By Emma Thomasson
DAVOS, Switzerland Jan 23 The South African
government needs to "engage" with platinum and gold mining firms
about proposed shaft closures and mass lay-offs and is not
threatening them with licence reviews, President Jacob Zuma said
"We are not making any threat to anyone. We are saying: 'Let
us come together, let us discuss. This affects all of us. It
does not affect companies only,'" he told Reuters on the
sidelines of the World Economic Forum in Davos.
Zuma's comments strike a more conciliatory tone than the
prevailing rhetoric from Pretoria in the wake of Anglo American
Platinum's announcement this month of plans to mothball
shafts and lay off 14,000 workers as part of a restructuring by
parent company Anglo American.
In an unscripted tirade against the company shortly after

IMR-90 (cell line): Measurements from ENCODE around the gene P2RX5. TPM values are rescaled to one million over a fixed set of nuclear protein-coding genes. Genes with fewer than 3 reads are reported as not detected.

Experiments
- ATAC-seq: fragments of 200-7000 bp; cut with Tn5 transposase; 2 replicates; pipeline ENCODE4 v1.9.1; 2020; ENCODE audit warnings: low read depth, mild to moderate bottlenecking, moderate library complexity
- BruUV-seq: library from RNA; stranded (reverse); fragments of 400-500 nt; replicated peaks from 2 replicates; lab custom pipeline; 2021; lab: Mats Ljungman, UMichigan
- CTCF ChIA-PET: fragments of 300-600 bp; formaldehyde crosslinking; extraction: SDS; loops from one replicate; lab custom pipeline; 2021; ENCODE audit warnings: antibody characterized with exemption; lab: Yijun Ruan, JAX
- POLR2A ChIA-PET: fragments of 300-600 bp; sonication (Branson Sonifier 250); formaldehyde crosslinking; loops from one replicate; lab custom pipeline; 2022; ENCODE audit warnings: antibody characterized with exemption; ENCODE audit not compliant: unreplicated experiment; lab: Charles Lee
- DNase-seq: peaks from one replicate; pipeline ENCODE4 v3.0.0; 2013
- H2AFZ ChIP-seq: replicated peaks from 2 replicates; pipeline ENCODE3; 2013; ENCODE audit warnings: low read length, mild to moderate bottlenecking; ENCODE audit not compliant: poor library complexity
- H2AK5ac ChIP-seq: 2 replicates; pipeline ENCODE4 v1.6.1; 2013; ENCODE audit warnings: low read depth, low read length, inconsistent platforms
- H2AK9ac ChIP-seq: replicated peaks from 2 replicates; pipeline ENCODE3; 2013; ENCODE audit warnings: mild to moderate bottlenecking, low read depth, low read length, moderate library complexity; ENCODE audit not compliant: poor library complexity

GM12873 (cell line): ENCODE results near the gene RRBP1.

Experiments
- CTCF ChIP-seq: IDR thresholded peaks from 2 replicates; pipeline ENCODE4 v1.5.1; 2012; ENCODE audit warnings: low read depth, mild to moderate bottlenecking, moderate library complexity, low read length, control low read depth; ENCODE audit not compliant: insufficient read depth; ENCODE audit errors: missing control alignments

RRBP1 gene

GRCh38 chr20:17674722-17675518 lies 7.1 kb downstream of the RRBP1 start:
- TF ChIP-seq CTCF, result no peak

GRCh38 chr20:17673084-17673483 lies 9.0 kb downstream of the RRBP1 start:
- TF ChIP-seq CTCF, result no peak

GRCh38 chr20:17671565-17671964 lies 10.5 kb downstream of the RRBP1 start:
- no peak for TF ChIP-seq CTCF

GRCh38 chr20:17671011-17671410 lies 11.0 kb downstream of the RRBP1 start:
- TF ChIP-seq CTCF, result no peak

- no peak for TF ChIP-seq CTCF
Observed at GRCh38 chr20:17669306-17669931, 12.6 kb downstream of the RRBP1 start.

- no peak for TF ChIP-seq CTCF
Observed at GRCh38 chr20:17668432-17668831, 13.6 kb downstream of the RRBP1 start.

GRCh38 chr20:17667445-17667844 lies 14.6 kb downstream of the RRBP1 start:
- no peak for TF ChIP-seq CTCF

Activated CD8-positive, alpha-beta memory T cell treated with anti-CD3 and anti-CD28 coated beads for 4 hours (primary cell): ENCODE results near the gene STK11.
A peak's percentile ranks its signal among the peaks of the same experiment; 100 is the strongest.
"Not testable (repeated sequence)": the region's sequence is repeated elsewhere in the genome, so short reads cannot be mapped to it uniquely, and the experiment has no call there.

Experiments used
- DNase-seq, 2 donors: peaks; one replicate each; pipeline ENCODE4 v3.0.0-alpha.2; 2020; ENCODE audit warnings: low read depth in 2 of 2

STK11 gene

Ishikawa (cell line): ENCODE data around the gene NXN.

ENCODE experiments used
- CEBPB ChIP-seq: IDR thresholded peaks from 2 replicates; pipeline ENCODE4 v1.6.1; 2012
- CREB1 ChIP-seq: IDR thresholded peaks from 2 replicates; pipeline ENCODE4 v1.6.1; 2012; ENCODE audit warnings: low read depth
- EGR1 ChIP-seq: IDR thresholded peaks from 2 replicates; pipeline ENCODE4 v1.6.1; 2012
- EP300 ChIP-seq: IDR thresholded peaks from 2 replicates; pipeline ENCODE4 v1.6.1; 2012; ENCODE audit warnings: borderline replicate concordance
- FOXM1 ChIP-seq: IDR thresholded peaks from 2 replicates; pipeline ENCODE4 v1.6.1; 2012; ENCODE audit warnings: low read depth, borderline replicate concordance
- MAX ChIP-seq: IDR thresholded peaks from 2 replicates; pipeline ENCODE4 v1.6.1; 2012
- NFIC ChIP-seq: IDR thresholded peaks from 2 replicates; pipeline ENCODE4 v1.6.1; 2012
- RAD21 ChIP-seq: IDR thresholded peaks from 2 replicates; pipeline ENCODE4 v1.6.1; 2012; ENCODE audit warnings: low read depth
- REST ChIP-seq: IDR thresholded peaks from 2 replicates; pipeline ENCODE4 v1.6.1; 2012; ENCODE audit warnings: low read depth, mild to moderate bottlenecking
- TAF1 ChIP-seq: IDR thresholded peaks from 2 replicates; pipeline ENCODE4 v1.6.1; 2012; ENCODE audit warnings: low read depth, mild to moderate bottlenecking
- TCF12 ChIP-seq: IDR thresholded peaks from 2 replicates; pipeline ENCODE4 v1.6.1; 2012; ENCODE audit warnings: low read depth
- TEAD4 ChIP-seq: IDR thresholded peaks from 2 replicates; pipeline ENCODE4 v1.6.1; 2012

its announcement, mining minister Susan Shabangu accused Amplats
management of keeping the government in the dark and betraying
The ruling ANC also attacked the restructuring as "cynical
and dangerous" and said it justified a review of mining licences
across the industry, which is still largely controlled by South
Africa's white minority.
Party secretary-general Gwede Mantashe kept up the pressure
this week, telling South African radio that Anglo had "stolen
our money" - remarks that helped knock 2 percent off the global
mining giant's share price.
However, Zuma made clear that no rash decisions should be
taken by either side.
"I don't think we should say either government should make
unilateral decisions - for example the licenses - or that
companies should have unilateral power to say 'Because our
company is in trouble, without consulting anybody, just take
action'," he said.
"We are a constitutional democracy. We must engage."
South Africa's mining sector employs 500,000 people and
accounts for more than 6 percent of GDP but suffered the worst
industrial unrest since apartheid last year, including the
police killing of 34 strikers at Lonmin's
Marikana platinum mine in August.